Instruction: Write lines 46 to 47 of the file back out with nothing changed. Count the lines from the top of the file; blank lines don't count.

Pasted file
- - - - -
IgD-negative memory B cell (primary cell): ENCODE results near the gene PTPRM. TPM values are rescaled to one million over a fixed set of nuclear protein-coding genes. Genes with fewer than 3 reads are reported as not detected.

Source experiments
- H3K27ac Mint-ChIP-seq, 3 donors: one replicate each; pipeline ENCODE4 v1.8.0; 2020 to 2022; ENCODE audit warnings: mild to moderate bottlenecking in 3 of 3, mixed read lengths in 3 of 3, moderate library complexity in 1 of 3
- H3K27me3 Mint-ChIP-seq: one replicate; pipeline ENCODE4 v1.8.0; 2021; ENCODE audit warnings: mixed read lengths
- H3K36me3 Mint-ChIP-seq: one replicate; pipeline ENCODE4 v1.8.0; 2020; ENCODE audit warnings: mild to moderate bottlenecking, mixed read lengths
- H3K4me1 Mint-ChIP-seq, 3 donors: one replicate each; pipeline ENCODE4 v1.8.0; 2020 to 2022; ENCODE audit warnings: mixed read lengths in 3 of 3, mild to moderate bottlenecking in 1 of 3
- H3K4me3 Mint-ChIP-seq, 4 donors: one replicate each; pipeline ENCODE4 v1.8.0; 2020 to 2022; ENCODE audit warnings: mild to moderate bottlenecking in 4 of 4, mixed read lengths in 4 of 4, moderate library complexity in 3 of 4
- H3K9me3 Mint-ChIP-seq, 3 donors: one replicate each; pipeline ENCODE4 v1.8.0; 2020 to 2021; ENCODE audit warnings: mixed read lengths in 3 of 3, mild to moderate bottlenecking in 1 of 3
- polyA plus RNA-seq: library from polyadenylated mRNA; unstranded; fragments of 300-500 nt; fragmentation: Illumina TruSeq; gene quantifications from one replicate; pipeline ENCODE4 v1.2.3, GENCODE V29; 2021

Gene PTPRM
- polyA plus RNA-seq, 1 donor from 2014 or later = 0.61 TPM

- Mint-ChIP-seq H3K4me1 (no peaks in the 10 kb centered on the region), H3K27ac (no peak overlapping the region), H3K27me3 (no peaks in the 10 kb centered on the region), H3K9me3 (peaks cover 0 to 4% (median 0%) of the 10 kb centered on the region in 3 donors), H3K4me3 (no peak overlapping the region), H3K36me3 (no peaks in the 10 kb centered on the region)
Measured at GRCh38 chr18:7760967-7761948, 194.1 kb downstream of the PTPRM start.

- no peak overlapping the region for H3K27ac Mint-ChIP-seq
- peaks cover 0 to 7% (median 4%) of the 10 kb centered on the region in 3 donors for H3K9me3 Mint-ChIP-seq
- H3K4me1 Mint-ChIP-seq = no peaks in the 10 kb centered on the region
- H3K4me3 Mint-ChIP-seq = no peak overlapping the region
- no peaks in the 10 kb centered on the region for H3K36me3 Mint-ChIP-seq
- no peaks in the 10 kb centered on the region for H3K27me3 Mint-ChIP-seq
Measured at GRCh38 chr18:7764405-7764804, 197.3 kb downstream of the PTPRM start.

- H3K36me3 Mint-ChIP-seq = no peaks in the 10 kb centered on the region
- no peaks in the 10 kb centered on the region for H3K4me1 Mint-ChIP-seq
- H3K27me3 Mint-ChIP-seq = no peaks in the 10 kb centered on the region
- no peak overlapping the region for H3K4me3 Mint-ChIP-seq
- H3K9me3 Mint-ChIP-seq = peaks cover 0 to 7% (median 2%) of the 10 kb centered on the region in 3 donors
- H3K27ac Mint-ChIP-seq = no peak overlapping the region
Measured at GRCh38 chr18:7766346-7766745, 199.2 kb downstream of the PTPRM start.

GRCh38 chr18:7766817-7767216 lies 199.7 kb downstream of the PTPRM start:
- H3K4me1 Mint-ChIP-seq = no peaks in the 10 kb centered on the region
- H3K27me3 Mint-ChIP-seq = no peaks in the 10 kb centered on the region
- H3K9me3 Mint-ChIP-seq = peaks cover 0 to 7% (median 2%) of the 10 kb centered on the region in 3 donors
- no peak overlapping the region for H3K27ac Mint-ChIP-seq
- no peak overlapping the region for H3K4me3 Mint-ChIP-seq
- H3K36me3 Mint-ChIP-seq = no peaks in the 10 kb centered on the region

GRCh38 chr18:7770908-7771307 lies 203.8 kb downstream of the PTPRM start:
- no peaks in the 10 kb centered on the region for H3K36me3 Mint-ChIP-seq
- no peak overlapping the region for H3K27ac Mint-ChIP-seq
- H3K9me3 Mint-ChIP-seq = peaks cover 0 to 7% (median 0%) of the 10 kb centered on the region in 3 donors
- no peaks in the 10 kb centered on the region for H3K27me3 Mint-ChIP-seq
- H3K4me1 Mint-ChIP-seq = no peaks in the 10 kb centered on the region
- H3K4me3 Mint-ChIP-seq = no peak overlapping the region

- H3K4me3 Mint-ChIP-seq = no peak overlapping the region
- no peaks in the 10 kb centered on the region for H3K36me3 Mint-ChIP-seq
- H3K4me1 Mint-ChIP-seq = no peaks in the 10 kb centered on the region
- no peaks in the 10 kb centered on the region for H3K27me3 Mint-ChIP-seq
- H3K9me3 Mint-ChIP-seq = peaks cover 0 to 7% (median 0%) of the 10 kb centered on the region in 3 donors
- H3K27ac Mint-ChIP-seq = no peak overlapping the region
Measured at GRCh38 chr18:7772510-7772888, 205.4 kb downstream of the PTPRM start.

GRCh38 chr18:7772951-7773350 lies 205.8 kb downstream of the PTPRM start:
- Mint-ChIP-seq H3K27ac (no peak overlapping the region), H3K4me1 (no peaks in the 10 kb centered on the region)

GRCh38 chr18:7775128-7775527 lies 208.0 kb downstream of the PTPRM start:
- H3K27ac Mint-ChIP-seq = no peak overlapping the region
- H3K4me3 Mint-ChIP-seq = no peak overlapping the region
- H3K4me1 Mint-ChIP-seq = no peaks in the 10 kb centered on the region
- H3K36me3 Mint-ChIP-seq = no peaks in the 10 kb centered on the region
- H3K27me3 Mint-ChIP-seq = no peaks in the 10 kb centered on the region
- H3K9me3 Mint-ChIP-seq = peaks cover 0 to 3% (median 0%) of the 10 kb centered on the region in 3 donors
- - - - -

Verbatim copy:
- H3K9me3 Mint-ChIP-seq = peaks cover 0 to 7% (median 0%) of the 10 kb centered on the region in 3 donors
- H3K27ac Mint-ChIP-seq = no peak overlapping the region